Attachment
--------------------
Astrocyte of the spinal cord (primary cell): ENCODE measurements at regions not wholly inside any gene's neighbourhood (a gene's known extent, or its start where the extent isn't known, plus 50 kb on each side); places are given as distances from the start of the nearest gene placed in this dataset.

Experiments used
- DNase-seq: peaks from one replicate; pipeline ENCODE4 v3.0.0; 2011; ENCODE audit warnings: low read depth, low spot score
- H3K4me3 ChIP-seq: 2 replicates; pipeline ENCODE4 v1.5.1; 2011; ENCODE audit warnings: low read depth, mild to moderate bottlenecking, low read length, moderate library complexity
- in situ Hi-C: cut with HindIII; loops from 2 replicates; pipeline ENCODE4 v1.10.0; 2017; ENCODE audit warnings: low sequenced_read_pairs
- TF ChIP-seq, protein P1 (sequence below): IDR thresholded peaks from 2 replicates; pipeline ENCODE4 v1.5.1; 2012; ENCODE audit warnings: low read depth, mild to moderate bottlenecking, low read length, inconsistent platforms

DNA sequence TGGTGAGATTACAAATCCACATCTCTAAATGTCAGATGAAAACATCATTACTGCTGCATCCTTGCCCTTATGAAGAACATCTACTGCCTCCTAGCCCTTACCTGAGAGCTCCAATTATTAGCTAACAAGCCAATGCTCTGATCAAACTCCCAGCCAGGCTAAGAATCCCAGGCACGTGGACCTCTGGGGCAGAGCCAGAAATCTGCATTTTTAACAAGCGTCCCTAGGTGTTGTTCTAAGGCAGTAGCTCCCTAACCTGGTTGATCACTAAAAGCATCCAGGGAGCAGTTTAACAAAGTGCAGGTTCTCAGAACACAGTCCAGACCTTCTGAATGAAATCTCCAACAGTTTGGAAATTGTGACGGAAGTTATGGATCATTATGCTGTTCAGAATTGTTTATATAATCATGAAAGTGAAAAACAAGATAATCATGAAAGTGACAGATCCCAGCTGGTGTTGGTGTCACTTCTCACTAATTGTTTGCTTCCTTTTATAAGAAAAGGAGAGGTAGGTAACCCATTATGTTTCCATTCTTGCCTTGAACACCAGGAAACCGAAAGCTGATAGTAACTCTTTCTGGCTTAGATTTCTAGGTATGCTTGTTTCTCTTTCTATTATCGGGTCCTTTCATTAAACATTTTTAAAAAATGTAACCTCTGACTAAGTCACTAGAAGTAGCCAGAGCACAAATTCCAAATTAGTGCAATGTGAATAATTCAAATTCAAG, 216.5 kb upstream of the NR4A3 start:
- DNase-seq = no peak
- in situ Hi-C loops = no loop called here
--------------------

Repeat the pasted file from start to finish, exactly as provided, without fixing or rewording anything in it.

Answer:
Astrocyte of the spinal cord (primary cell): ENCODE measurements at regions not wholly inside any gene's neighbourhood (a gene's known extent, or its start where the extent isn't known, plus 50 kb on each side); places are given as distances from the start of the nearest gene placed in this dataset.

Experiments used
- DNase-seq: peaks from one replicate; pipeline ENCODE4 v3.0.0; 2011; ENCODE audit warnings: low read depth, low spot score
- H3K4me3 ChIP-seq: 2 replicates; pipeline ENCODE4 v1.5.1; 2011; ENCODE audit warnings: low read depth, mild to moderate bottlenecking, low read length, moderate library complexity
- in situ Hi-C: cut with HindIII; loops from 2 replicates; pipeline ENCODE4 v1.10.0; 2017; ENCODE audit warnings: low sequenced_read_pairs
- TF ChIP-seq, protein P1 (sequence below): IDR thresholded peaks from 2 replicates; pipeline ENCODE4 v1.5.1; 2012; ENCODE audit warnings: low read depth, mild to moderate bottlenecking, low read length, inconsistent platforms

DNA sequence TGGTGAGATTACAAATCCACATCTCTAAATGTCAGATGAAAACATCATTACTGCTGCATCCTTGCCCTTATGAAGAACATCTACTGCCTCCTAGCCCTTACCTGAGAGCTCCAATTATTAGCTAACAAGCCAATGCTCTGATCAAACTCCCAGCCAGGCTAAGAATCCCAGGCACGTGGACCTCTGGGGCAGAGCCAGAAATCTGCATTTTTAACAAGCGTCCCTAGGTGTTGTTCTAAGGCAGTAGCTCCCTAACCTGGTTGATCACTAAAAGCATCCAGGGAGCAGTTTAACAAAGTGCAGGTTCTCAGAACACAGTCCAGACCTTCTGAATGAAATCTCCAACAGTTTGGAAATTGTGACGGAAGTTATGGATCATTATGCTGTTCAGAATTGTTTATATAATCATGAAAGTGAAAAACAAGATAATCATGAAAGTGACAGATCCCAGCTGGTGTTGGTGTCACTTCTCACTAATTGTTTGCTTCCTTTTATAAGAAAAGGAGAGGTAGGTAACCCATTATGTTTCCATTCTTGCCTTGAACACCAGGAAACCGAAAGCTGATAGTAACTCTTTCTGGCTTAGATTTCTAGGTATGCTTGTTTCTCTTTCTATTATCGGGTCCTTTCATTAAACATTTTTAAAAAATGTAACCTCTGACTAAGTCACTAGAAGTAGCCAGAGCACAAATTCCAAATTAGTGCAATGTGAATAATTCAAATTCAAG, 216.5 kb upstream of the NR4A3 start:
- DNase-seq = no peak
- in situ Hi-C loops = no loop called here